PHP Coding Style

I've been looking to make my code as readable as possible and being consistent when I write code, so that all my code looks the same.  This allows other developers and myself, when trying to read old code months later, to have an easier time figuring out what a particular piece of code does and how it does it.  It also gives me a certain amount of pride to write neat, well documented code.

Once you start the process of defining your style, you want to incorporate ideas from other developers.  One of the clearest coding style documents I've seen was written for the Kohana PHP framework documentation.  Part of their documentation was an article entitled, Conventions and Coding Style, that the Kohana developers recommended for writing code.

Documenting and commenting your code is important to make your code understandable and readable.  The PHP standard for doing that is to use  PHPDoc.  PHPDoc will compile documentation of your code for you if you follow their specific styling while writing your code.  PHPDoc has a PHPDocumenter Guide that tells you how to do that.

I've found both of these styles combined make for excellent coding style, and I highly recommend both.  Below is an abbreviated synopsis of their two coding styles that you can use as a reference for your own code.

One class per file

Use tabs set at 4 spaces to indent code, do not use spaces.
Use spaces only to vertically align multi-line text passages.
Lines are 80 characters wide before going "off" page and need wrapping.
Try to stay within 80 character lines for readability

One space after the inline symbol, "// "
The first letter is capitalized.
Example:  // The comment

$strtom = 'one'.$strvar.'two';
No spaces around concatenation


if ($tom == $ed)
    if ($strfoo == 'bar')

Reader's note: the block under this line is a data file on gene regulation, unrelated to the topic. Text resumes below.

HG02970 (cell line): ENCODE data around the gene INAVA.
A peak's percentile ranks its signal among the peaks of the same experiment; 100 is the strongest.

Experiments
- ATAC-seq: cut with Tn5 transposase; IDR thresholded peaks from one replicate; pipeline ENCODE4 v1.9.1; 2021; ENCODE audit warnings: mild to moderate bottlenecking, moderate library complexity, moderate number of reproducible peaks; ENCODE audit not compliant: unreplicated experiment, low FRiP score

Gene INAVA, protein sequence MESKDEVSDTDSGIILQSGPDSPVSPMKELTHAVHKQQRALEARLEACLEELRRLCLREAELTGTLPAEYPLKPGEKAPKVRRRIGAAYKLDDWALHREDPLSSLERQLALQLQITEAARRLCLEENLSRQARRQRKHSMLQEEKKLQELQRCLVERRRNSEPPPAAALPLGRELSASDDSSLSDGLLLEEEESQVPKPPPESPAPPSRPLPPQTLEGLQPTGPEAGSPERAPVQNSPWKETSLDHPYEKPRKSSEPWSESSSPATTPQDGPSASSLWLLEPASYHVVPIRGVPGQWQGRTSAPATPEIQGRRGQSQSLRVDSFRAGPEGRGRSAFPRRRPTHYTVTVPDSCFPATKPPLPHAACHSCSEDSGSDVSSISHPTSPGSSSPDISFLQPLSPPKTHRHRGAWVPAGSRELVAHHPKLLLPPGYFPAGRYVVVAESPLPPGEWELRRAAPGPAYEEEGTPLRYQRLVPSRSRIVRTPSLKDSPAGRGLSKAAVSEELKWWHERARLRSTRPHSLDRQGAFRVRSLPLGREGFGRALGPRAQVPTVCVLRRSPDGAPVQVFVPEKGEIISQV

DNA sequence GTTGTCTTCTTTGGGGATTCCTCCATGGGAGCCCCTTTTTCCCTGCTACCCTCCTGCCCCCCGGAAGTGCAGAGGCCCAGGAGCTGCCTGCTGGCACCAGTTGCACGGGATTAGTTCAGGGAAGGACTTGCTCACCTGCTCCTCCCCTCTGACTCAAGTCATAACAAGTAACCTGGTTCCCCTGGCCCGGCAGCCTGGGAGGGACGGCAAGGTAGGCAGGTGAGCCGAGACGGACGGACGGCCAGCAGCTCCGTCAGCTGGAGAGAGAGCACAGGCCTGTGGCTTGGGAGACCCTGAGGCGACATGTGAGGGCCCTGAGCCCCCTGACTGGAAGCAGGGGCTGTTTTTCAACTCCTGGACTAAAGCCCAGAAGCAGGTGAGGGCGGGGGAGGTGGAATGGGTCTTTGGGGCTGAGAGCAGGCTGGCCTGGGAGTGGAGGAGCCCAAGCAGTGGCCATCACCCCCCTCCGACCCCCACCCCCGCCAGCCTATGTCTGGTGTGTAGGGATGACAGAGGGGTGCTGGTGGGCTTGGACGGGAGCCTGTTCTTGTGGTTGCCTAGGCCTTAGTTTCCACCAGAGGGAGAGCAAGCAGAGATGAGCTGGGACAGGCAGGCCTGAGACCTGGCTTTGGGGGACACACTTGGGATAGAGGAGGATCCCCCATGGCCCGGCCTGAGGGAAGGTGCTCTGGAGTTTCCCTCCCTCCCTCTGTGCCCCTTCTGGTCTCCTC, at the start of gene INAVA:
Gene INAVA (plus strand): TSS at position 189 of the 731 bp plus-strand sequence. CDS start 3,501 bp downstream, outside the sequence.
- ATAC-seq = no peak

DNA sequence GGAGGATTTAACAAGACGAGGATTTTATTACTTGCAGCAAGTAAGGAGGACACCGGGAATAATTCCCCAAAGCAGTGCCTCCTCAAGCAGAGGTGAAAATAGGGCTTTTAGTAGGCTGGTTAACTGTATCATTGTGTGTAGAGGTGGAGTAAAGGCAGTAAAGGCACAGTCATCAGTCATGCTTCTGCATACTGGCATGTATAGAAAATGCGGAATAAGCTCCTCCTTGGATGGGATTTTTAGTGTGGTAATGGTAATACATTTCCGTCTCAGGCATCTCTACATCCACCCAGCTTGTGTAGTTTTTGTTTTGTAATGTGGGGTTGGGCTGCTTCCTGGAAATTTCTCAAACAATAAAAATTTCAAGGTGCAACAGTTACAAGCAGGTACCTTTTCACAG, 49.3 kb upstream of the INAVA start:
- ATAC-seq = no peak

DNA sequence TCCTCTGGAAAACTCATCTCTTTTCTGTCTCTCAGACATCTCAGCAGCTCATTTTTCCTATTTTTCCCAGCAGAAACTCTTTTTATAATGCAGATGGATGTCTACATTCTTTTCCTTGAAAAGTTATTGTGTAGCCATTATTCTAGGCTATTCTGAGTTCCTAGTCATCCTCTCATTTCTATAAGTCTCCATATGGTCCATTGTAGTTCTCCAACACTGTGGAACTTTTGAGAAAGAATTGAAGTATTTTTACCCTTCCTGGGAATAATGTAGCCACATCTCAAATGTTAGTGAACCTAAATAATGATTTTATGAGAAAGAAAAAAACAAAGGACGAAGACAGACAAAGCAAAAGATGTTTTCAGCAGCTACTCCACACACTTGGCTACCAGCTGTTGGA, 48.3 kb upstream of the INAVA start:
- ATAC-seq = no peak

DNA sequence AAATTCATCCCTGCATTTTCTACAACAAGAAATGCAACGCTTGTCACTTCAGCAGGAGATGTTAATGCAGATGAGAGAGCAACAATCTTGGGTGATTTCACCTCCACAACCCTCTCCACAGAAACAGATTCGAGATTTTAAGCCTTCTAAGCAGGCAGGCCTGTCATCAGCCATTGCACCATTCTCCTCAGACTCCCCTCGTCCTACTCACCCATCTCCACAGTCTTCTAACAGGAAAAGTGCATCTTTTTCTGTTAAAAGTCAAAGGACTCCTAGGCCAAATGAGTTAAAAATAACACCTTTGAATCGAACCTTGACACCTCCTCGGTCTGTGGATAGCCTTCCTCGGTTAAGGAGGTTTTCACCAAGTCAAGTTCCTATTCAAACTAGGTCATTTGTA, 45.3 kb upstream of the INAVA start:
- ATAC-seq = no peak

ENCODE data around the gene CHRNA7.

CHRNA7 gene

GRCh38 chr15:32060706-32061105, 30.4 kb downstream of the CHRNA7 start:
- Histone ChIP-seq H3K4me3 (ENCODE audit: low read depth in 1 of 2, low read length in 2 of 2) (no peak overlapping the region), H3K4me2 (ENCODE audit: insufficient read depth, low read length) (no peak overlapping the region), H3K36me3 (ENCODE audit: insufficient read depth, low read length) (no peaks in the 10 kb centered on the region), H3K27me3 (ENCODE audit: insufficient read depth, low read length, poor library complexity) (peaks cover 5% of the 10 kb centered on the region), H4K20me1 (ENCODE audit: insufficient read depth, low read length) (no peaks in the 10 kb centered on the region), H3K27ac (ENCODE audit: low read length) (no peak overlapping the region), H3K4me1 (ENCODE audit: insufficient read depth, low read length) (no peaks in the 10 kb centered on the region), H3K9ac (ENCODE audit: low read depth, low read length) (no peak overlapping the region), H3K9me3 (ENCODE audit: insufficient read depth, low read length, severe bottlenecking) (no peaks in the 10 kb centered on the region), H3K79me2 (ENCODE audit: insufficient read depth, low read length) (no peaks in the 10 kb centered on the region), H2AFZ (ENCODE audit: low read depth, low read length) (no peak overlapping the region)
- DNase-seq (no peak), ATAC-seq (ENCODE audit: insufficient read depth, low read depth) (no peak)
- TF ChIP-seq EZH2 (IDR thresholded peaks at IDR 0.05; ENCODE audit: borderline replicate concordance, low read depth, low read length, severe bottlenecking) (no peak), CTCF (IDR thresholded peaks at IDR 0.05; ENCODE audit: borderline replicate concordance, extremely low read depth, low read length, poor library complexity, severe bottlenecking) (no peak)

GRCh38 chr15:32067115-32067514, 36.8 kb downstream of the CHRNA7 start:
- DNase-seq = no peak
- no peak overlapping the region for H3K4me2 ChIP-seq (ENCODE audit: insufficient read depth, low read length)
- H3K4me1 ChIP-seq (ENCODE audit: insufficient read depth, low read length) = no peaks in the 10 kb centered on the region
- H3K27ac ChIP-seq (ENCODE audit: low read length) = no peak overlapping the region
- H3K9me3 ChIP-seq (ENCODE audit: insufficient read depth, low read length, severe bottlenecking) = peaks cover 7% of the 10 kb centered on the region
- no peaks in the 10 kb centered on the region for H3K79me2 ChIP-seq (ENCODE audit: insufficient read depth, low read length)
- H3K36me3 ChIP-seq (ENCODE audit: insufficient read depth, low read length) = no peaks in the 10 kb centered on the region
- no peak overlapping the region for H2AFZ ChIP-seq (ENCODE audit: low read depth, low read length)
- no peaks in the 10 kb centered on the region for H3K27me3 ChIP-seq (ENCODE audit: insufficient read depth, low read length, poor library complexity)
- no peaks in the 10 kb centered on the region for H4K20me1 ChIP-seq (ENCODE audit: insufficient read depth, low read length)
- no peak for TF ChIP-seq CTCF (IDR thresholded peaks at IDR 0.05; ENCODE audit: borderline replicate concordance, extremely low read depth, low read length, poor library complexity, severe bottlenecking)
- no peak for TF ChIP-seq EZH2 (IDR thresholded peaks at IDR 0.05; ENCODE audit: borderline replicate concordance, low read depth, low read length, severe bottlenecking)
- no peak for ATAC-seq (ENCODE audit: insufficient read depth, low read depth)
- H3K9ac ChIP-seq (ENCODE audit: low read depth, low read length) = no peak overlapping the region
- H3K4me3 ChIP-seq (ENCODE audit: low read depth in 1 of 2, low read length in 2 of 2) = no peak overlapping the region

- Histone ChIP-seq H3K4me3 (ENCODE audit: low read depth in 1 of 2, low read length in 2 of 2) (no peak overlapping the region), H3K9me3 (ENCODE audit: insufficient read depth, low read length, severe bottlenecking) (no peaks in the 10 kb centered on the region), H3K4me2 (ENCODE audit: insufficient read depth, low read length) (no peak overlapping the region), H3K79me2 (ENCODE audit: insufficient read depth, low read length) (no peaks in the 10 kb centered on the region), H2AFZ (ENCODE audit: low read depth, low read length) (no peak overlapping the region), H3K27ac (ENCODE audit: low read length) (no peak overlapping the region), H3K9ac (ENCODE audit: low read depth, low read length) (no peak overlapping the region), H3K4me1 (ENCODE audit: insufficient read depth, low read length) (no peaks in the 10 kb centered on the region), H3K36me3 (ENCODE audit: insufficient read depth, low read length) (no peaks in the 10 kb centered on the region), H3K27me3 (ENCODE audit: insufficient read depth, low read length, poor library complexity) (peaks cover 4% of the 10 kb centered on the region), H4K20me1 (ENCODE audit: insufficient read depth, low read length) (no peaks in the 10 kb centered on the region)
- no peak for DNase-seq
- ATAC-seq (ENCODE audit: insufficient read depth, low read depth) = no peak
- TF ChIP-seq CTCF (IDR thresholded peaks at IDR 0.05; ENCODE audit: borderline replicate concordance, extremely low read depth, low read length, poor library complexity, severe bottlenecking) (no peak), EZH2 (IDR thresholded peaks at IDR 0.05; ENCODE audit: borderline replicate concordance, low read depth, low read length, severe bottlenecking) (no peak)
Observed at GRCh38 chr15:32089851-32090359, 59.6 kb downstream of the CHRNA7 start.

elseif ($tom == $Jerry)

Brackets are on their own line
Indent one tab at each level

* Top line - one line summary of class or method
* Detailed description of how the method
* does what it does
* @category name        // A way to group packages
* @package  name        // A way to group related elements
* @subpackage name    // Way to sub group packages
* @param int $tom        // A param passed into the method
* @return int $tom    // What is returned
* @see subclass::foo    // One way link to this method
* @see parent_method()// Another example of @see
* @uses filename        // Creates a two way link back
* @static                // Used on static methods
* @todo                // Bookmark to work not done
* @tutorial            // Link to reference documentation
* @var string            // Doc a variable in the method
static function dog {}    // On the next line after doc close
To connect the class or method to the documentation, the class or method has to start on the next line after the closing documentation tag.

if ($foo == $bar)
One space after the statement tag

if ($foo == $bar)
No spaces after open or before the closing parenthesis

if ( ! $foo)
The bang character has space on each side for readability

$strfoo = (string) $bar;
if ( (string) $bar)
Type casts should have spaces on each side

The PHP closing tag "?>" should not be at the end of a file
It is not needed, and this prevents a space after the end of file ?> causing an error that is hard to find.
The closing tag is needed if it is not the last code on the page

Only use PERL reqular expressions, not POSIX
if (preg_match('/abc/i'), $str)
Use single quotes around expression

preg_match('/abc/', $str);
Use single quotes around expression

preg_replace('/(\d+) dollar/', '$1 euro', $str);
Use $n for replace


switch ($rob)
    case 'foo':
        echo 'hello';
    case 1:
        echo 'one';
        echo 'bye';

$foo = ($bar == $foo) ? $foo : $bar;
$foo = $bar ? $foo : $bar;

$foo = $bar ?: $tom
PHP5.3 and higher
If $bar is true $foo = $bar, if false $foo = $tom

If you prefer other code styling that is fine, to each his own, this is just one way.  The important thing to take away from this post is to be consistent by using the same styling guide to all your code.  Once you get in the habit of writing code one way, it makes coding move a lot faster and as a result your code becomes more readable.

Comments are closed.